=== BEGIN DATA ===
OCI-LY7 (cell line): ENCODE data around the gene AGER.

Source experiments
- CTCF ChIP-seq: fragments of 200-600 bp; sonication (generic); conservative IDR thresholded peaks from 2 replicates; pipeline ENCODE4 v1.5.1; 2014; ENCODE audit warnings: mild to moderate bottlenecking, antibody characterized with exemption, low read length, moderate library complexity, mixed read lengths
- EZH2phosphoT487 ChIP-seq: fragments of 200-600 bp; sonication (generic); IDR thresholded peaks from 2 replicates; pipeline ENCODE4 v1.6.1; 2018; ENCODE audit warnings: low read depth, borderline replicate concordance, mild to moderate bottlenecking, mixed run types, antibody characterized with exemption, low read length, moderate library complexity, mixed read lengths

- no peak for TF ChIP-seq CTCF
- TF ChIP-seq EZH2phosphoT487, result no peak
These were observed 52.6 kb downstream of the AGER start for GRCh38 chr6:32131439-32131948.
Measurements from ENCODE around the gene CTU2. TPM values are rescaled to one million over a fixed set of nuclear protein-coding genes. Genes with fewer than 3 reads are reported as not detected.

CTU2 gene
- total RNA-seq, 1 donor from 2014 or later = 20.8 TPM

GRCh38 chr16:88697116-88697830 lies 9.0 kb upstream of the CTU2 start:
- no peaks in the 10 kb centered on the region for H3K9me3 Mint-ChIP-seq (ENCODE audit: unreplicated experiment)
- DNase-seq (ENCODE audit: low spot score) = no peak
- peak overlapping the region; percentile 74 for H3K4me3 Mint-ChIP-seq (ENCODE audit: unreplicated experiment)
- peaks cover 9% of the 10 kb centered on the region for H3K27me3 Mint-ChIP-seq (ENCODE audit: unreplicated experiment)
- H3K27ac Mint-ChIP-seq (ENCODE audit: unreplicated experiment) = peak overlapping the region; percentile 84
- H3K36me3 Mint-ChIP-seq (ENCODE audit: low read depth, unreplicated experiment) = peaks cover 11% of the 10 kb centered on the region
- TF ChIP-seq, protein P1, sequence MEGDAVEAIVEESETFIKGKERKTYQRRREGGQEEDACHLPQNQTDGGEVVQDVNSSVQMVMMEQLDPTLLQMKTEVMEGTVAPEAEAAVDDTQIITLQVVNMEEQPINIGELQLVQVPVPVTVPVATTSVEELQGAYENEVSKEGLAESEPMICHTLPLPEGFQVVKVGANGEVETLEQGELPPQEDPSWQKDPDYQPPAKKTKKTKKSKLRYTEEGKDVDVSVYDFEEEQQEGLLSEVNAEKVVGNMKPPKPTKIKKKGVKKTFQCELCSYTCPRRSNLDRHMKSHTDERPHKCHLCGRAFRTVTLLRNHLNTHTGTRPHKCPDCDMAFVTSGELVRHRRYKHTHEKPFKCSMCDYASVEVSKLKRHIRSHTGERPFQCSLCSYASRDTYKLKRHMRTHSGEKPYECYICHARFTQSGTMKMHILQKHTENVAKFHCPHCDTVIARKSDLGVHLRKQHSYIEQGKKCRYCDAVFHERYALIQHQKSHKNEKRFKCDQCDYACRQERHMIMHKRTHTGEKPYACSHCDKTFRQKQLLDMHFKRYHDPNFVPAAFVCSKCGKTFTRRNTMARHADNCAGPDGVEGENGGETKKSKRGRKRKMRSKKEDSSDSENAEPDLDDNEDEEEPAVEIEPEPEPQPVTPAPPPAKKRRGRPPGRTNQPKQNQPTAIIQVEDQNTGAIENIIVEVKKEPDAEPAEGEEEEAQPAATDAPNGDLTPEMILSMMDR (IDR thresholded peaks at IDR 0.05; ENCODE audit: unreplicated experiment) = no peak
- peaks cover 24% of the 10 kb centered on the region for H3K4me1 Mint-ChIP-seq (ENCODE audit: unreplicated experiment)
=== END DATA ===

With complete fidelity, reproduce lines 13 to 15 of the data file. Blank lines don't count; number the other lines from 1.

- DNase-seq (ENCODE audit: low spot score) = no peak
- peak overlapping the region; percentile 74 for H3K4me3 Mint-ChIP-seq (ENCODE audit: unreplicated experiment)
- peaks cover 9% of the 10 kb centered on the region for H3K27me3 Mint-ChIP-seq (ENCODE audit: unreplicated experiment)